Earlier this month, two polar bear costume-clad activists from Greenpeace climbed up one of the legs of a drilling rig that belongs to the Norwegian oil company, Statoil, in a protest against its Arctic drilling programme in the Barents Sea.
Statoil “has interests in the Arctic in waters off Russia, Greenland, Alaska and Canada. We believe that oil drilling in these areas should not be allowed. Today’s technology is insufficient for this task,” said a Norwegian Greenpeace spokesperson.
But if Greenpeace and other environmental groups had hoped that people were listening to their protests, they are going to be bitterly disappointed by the news from the weekend.
Yesterday, Norway’s ruling Labour Party took what is described by news agencies as a “major step” towards opening up other areas of the Arctic to oil and gas drilling when it gave the go-ahead for an impact study into areas that are currently restricted from drilling. Labour’s national delegates voted 194 to 104 in favour of allowing the impact study.
The Labour party then said that another vote would take part in two years time, before drilling could begin.
But crucially, this means that with Labour’s support, all Norway’s top three parties now favour exploration in the area, raising the chance that the next government could begin drilling.
The study will examine the impact of drilling around the beautiful Lofoten islands, located above the Arctic Circle and home to one of the world’s richest cod stocks, unique cold-water coral reefs, and some of Europe’s largest seabird colonies as well as numerous whales.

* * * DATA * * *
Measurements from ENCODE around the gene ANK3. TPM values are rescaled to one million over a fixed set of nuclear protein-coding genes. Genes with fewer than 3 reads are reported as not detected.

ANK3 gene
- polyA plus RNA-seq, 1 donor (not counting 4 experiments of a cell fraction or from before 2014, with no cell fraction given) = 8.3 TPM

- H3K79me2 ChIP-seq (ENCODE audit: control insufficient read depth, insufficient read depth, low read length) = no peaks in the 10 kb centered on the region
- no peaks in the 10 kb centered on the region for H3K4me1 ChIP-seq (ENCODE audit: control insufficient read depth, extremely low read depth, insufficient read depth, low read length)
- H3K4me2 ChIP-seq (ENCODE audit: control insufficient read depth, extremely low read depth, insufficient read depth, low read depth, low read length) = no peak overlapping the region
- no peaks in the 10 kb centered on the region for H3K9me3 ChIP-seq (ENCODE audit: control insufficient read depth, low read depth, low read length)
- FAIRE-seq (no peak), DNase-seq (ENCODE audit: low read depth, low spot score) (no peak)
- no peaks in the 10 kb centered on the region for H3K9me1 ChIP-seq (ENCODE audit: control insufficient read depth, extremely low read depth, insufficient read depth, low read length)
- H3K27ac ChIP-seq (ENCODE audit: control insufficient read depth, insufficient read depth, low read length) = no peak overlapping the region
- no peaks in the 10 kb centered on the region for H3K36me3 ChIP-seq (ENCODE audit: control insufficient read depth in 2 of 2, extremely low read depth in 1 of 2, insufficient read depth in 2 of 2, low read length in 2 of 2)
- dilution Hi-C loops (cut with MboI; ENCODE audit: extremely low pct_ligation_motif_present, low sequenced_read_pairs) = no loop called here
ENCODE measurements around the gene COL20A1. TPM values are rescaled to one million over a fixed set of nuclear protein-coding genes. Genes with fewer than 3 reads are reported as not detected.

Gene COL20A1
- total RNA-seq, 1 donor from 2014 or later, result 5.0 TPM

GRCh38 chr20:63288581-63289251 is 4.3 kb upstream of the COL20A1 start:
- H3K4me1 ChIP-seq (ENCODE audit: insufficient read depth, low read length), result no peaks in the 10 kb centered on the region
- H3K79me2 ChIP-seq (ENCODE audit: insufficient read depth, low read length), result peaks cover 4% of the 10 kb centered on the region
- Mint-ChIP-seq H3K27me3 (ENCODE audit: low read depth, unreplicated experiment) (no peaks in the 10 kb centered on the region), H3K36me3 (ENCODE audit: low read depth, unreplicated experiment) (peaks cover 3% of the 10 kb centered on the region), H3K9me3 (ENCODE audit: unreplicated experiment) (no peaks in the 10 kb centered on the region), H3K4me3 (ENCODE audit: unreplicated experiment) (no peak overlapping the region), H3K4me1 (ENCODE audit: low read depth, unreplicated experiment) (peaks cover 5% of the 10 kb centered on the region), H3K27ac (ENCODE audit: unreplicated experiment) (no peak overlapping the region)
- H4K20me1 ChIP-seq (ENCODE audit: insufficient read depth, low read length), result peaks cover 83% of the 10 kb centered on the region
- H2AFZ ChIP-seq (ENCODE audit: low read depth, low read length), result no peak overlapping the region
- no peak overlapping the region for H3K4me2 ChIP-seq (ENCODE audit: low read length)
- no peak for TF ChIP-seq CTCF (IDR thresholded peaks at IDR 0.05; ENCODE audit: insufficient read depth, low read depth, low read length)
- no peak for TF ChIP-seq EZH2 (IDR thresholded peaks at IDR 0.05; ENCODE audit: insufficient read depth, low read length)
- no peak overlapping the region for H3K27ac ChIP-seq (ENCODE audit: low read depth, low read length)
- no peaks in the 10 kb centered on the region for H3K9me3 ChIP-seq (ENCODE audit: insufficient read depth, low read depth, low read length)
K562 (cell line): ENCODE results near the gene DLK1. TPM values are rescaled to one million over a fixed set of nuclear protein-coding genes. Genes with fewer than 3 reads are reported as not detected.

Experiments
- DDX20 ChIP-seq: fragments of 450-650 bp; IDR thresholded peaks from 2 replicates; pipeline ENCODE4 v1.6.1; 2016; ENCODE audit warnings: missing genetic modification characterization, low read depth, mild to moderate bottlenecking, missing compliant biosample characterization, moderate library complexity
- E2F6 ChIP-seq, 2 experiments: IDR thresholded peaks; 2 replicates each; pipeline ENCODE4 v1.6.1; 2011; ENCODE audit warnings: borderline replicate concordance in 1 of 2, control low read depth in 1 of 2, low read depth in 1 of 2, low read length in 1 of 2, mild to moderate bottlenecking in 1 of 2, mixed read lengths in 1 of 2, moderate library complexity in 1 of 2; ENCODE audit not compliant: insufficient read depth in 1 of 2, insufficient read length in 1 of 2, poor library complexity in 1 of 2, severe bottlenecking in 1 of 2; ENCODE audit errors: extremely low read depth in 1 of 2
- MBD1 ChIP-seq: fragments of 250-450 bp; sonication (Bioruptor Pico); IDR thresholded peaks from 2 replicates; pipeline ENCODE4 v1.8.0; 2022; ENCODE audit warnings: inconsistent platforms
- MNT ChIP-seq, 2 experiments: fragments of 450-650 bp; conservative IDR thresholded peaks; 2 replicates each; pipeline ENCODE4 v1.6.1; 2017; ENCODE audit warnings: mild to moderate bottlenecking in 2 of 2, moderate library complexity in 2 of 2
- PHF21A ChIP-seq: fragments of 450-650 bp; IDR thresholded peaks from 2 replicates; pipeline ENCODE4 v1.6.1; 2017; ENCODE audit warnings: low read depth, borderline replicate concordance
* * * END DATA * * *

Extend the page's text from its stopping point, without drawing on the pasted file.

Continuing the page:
But the waters are not just rich in fish. They could hold just under 10 per cent of Norway’s undiscovered oil and gas resources. The Norwegian government believes the region could hold recoverable reserves of around 1.27 billion barrels of oil equivalent.
But the drilling is bitterly opposed by environmentalists and tourism bosses alike and the issue is likely to become one of the most contentious issues for the country’s upcoming parliamentary elections.
Oil and gas companies, including Statoil have been lobbying hard to drill in the region, as the country’s crude production is expected to fall for a 13th consecutive year to less than half a 2000 peak. This year, it is expected to reach a 25 year low.
The country’s push into the Barents sea is also gathering a pace. Companies will drill a least 12 wells in the Norwegian Barents this year — a record equal to the number drilled in the past two years combined – with a spend of as much as $1.8 billion.The Barents’ prospects are “enormously exciting,” says Jarand Rystad, managing partner of Oslo-based consultant Rystad Energy. “There’s oil and gas everywhere..”
There maybe oil everywhere, but can we afford to burn it? According to a new analysis, we cannot even burn the current reserves of oil and gas companies without causing climate change. As Carbon Tracker reported on Friday, between 60-80% of coal, oil and gas reserves of publicly listed companies are ‘unburnable’ if the world is to have a chance of not exceeding global warming of 2°C. This is before we start even looking for more oil.
And if we are going to stop burning carbon, the best place to start would be to stop looking for it in the Arctic.